On NOW with Alex Wagner Tuesday, Salon senior staff writer Brian Beutler discussed his new article "What I learned from getting shot," in which he details his near-fatal mugging in 2008 at the hands of two black teens in hoodies.
"It happens to be the case that if they had been stopped and frisked, the police would have found a gun and I probably would have been OK," Beutler said. "But I'm the one in a thousand that the policy would have--I hate to use the word, but 'worked for'--it would have protected me but that doesn't mean it's a reasonable price to ask a community to pay."
In the article, Beutler says that "being a victim of gun violence doesn’t have to turn you into a supporter of racial profiling."
Beutler was joined in the debate by Business Insider's Josh Barro and theGrio.com's Joy Reid.
"What I find very strange is that the Bloomberg administration understands these objections, but they say, 'Look, this saves lives and prevents crimes and that's why we need to do it,'" Barro said, adding that their statistical research had yet to prove it. "This is just not an effective policy for preventing violent crime."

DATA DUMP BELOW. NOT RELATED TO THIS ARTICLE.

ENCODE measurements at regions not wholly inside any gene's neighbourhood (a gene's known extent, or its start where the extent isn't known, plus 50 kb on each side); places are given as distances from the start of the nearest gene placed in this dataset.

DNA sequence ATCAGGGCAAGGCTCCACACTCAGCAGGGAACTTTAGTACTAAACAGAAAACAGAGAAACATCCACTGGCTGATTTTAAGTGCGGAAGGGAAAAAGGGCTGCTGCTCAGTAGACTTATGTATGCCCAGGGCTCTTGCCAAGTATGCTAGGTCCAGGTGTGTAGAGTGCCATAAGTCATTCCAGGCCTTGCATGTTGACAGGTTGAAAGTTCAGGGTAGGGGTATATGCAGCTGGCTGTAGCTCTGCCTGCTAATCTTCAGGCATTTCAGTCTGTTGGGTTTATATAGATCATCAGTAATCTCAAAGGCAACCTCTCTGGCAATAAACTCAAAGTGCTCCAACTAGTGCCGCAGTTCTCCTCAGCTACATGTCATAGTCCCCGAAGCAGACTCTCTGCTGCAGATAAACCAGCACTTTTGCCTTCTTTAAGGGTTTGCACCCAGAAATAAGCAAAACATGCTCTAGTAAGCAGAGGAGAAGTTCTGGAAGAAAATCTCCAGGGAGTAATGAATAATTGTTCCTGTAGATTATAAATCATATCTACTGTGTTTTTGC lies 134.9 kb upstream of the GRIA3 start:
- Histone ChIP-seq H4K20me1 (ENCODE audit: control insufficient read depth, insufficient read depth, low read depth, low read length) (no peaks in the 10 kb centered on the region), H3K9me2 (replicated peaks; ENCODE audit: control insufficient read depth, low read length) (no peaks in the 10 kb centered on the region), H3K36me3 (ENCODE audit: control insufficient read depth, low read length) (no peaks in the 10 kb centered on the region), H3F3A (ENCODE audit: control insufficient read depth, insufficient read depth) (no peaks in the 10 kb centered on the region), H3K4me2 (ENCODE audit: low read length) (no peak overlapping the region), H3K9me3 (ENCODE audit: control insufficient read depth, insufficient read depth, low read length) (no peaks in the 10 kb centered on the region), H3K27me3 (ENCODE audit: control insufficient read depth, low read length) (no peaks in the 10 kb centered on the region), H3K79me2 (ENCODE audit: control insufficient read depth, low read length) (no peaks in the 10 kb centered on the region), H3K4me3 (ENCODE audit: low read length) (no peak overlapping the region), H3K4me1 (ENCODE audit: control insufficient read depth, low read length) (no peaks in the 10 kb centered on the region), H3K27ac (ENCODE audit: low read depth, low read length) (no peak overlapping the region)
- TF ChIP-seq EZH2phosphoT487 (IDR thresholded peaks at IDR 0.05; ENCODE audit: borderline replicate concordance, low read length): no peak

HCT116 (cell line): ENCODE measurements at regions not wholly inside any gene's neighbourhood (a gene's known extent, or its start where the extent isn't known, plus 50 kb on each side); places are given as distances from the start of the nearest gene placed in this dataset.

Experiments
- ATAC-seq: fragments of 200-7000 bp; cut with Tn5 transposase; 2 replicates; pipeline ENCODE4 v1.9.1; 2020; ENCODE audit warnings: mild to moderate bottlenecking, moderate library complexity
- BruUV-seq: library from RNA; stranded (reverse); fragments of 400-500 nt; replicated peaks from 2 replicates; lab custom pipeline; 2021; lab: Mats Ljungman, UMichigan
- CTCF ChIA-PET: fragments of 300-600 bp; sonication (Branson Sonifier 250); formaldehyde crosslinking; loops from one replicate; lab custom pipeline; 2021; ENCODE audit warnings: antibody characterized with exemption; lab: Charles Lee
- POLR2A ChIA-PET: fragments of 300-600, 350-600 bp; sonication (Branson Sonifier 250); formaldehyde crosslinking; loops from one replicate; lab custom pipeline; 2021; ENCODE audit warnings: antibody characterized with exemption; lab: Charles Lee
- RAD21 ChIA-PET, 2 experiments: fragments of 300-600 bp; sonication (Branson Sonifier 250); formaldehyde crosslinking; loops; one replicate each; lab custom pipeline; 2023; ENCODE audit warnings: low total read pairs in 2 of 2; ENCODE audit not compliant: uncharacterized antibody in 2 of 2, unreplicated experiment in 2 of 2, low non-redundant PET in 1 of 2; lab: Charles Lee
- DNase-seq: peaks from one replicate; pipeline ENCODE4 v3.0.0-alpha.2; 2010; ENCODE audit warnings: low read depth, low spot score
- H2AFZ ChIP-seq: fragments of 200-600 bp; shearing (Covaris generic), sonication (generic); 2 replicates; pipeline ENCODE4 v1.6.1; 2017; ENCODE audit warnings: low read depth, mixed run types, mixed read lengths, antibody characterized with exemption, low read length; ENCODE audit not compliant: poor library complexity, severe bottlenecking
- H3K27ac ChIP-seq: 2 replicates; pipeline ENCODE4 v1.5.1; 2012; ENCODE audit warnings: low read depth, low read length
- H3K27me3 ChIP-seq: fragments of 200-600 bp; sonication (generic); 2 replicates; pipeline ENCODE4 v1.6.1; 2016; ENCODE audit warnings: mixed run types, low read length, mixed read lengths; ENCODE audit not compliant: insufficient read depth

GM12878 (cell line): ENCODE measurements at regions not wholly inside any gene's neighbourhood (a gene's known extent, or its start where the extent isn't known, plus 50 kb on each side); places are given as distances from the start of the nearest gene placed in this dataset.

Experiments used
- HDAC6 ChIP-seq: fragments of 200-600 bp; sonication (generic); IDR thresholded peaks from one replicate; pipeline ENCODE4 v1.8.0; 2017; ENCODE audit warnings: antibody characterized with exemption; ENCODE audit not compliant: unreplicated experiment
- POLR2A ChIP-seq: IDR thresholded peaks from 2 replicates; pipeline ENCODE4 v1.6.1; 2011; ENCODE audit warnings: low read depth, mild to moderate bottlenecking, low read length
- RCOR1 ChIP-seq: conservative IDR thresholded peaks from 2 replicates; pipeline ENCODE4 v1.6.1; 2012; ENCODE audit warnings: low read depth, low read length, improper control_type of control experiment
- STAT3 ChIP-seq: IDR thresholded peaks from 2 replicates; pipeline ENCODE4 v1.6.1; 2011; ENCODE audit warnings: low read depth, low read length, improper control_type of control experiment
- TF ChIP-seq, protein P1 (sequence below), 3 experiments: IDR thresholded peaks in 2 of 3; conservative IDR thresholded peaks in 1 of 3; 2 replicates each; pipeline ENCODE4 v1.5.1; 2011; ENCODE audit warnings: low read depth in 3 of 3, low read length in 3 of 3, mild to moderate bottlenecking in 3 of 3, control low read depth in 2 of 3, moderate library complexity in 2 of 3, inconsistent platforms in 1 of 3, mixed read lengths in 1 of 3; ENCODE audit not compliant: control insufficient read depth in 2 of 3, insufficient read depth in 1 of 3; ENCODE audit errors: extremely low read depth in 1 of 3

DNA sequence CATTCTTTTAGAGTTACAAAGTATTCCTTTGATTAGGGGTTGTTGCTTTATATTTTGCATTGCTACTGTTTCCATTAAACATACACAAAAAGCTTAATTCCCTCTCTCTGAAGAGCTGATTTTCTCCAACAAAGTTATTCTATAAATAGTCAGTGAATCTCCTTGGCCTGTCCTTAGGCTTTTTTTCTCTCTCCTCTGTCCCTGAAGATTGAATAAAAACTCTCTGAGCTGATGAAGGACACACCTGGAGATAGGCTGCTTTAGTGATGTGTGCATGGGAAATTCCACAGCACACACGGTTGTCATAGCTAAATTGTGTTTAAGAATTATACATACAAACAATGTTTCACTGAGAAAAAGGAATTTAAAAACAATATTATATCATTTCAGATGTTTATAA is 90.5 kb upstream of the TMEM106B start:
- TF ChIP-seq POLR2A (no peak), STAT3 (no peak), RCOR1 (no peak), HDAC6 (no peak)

Reid said a similar policy targeting young, white males because they fit the profile of mass shooters would never be accepted in society.
Alex guided the discussion using excerpts from The Huffington Post's Robert Koehler on why 'Stop and Frisk' is similar to an occupation, from The Washington Post's Eugene Robinson on the difference between how whites and minorities are treated, and from The Atlantic's Ta-Nehisi Coates on just what blacks are being asked to surrender.